Sex therapy is counseling for complications related to sex and intimacy. Sometimes sex therapy is administered individually and in private, or couples may choose to attend therapy together. The goal is to help clients resolve problems they are experiencing relating to sexual performance, function, or even emotions and feelings. In many cases, issues can be resolved with just a few sessions. However, long-term sex therapy is available to those who need it. There are many reasons for visiting a sex therapist, such as:
- Erectile Dysfunction
- Painful Intercourse
- Sexual Addictions
- Confusion About Sexual Orientation
- Concerns About Sexual Interests
- Sexual Disinterest
- Feeling Sexually Unfulfilled
Did you know?
Modern sex therapy may only be decades old, but people have been seeking answers and giving advice about sex for thousands of years. The Kama Sutra has been passed around among the Chinese since the Middle Ages, and the ancient Greeks published widely read sex manuals. Even the Bible offered sexual advice, with an entire book – The Song of Solomon – dedicated to the passion between lovers.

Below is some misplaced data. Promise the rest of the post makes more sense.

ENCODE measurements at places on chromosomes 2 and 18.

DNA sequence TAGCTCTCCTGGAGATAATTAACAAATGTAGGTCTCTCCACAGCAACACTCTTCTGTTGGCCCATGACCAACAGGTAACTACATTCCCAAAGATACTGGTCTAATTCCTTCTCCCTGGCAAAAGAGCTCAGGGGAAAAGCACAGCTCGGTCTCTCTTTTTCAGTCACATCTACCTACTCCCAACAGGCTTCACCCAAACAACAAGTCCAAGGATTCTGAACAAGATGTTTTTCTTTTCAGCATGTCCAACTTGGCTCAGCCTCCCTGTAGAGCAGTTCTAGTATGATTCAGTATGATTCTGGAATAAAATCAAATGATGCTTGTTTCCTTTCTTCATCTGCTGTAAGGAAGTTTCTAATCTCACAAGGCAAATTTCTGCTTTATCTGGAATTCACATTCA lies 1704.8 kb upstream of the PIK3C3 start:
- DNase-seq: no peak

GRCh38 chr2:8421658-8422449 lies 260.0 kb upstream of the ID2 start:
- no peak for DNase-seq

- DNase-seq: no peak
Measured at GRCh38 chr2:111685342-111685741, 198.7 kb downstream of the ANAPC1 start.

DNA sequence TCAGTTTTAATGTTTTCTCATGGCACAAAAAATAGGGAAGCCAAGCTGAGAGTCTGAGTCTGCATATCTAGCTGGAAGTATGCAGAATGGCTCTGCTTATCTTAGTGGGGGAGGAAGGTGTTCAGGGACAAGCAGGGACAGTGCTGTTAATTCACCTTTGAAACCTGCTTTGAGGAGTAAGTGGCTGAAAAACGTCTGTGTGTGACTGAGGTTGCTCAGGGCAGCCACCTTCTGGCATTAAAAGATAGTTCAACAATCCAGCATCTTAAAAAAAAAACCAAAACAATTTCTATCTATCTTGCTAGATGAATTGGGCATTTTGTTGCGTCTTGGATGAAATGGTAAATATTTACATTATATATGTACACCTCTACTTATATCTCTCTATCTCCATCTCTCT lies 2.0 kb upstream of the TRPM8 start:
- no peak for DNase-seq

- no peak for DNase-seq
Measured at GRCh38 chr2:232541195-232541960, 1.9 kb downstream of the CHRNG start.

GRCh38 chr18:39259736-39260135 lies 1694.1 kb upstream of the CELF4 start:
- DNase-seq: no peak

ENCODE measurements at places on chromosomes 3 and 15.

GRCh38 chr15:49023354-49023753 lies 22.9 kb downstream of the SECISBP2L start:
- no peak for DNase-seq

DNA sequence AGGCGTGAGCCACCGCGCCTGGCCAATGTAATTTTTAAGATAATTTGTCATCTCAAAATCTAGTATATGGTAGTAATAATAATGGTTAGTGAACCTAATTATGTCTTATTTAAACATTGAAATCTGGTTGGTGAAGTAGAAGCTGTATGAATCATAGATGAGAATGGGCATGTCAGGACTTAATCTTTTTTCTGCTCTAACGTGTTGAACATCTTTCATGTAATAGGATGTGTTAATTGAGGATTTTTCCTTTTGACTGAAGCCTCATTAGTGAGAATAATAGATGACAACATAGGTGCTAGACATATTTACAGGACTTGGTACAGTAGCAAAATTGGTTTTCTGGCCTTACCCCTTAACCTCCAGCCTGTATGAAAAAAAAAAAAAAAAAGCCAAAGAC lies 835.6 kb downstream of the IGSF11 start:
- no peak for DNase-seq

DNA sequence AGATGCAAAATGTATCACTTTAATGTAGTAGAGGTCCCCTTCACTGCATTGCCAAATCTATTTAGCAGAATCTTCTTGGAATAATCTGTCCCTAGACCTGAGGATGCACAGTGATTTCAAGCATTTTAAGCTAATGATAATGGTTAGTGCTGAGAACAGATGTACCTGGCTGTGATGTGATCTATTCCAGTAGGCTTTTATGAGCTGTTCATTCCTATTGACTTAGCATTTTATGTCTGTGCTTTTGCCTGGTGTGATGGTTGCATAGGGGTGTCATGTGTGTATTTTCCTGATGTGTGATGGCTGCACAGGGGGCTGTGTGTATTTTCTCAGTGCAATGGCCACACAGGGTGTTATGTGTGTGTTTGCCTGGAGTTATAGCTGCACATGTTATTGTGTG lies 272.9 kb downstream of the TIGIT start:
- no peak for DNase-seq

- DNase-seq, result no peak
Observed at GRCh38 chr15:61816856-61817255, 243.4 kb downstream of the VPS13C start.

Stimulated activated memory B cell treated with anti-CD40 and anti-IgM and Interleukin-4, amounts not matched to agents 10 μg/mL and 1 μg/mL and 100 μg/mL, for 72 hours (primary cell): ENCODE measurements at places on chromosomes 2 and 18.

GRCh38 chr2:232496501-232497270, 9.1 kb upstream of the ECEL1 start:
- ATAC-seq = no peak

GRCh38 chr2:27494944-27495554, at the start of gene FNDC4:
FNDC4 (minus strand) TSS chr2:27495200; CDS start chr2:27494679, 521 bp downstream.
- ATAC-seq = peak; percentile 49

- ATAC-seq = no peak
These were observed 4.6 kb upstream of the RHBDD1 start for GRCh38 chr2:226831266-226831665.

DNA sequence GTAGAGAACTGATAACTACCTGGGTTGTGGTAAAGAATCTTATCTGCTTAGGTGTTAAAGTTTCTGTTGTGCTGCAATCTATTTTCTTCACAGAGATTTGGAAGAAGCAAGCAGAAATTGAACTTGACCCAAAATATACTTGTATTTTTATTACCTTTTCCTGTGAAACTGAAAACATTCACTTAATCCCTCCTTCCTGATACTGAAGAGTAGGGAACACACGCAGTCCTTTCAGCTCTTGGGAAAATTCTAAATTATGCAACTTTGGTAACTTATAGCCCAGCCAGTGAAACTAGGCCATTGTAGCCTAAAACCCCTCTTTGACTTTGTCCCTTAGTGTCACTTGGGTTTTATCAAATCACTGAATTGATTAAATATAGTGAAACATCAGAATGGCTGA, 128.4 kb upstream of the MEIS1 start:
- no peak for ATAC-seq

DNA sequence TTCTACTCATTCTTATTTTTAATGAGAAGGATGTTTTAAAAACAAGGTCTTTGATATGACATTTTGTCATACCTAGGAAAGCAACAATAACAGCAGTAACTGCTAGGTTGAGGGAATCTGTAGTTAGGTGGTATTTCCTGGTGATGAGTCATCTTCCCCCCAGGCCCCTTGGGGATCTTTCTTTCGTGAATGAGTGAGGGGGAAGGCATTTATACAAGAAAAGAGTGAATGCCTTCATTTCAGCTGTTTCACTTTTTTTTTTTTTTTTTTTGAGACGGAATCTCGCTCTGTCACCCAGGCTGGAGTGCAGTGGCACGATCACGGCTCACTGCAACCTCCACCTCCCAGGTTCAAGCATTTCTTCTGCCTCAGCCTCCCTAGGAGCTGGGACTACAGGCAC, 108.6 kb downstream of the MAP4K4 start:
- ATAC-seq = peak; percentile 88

Frequently Asked Questions
Am I a candidate for sex therapy?
You may benefit from sex therapy if you are struggling with issues surrounding arousal, libido, or performance in the bedroom. Sex therapy is also helpful for individuals who have been sexually abused or who have problems with intimacy. Even clients with medical conditions, like erectile dysfunction, premature ejaculation, or an inability to reach orgasm may benefit from sex therapy.
What should I expect during a sex therapy session?
Sex therapy is all about you and the connection you share with your partner when being intimate. Your first session will begin with a discussion about your concerns or any symptoms you may be experiencing. Based on that discussion, your therapist may ask you some questions, make some suggestions, or teach you some tools for facilitating communication during sex.
How will sex therapy affect my day to day life?
Sex therapy often involves ‘homework’ assignments for you to complete with your partner. These assignments are customized to your needs, but usually involve instructions for changing the way you view or approach sex.